Bolon - Yes. Flattrackers are really cautious about sharing secrets, something about keeping an advantage? I've gotten answers but nothing as concrete as I need.

 

 

Something I also didn't mention: My rotor is not glazed and I clean my pads fairly often with a wire wheel. I have also verified that the rear wheel isn't cocked by any legitimate amount.

Edited by SchafferFinney

Share this post


Link to post
Share on other sites

A home made scoop out of alloy sheet is a easy thing to create. However, they provide cooling air the instant you move, along with the air, they will gather drit kicked up. They also tend to retain the heat as soon as the bike is stopped and that promotes localized glazing and rotor warpage unless you have a fan or rotate the wheel when off the track and all heated up.

 

You are right about the heat up time for carbon/ceramic or carbon/carbon brakes. They would take a few laps of running and firmly applied to get to operating temps. But they thrive in glowing hot conditions. Brakes are funny in that either they are designed to be super heated all the time or not at all. Therefore, when either type is used in the incorrect scenario, you have lttle brake action.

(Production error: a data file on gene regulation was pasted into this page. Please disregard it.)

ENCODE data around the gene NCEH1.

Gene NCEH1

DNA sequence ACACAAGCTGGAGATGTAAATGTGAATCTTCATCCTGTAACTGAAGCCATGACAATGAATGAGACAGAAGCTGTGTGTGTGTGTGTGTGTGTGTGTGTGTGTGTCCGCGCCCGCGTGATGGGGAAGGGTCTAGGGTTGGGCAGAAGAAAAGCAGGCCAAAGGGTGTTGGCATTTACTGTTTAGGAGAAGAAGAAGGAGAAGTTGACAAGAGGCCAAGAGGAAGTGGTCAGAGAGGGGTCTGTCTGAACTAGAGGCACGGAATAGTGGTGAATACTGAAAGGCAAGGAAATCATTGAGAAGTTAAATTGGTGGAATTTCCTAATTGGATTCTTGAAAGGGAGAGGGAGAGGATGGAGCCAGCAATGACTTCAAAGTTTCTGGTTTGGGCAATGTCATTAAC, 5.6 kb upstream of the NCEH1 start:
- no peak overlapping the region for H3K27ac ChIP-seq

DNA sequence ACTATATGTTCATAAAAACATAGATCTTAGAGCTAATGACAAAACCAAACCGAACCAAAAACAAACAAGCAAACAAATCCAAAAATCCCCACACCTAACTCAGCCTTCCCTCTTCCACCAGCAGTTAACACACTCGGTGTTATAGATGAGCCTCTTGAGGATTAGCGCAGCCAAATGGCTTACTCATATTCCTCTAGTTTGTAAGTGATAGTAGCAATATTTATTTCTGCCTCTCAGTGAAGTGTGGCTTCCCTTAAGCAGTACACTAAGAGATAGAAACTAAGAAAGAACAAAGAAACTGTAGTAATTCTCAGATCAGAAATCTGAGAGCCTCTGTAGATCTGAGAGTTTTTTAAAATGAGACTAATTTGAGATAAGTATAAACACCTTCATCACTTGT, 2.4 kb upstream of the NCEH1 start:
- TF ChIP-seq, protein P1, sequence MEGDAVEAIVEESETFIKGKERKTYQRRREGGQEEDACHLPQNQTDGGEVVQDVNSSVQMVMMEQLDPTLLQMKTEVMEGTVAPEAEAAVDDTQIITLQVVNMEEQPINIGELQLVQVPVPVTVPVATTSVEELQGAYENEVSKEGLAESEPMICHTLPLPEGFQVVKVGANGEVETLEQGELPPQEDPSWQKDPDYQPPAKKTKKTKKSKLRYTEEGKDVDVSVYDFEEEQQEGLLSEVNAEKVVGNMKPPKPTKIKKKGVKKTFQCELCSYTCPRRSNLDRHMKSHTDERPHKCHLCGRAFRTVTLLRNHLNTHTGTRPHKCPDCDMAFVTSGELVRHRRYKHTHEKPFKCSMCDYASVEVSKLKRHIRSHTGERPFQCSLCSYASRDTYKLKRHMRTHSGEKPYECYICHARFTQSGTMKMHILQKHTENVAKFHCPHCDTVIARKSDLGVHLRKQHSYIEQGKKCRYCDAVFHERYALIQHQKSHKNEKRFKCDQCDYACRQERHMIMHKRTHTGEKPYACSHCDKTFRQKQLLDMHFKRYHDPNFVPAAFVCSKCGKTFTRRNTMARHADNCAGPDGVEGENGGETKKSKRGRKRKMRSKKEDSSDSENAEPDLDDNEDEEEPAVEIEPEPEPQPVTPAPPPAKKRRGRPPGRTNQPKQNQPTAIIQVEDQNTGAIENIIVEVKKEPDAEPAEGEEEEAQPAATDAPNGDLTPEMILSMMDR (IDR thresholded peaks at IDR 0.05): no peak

A larger caliper may help the heating issue. It may require a larger master too if the piston size changes. Larger diameter rotors can also work better. My own experience regarding pads is they rarely are 'just the solution'. It is a rotor material AND pad. Most bike rotors these days are stainless and they stink (they get 'slippery' when hot). Cast iron often works better. Customers hate them because of rust.

Share this post


Link to post
Share on other sites

Typical overheated brakes are from = too thin or too small a rotor, incorrect pad material make up, for application, sticking calipers. Or finally moisture in brake fluid causing brake fade.

Now knowing you are intentionally doing this, I say you are using too small a set up.

Try referencing your rotor bolt pattern to maybe see if a dual rotor design is available, of course you will need the rest of system as well.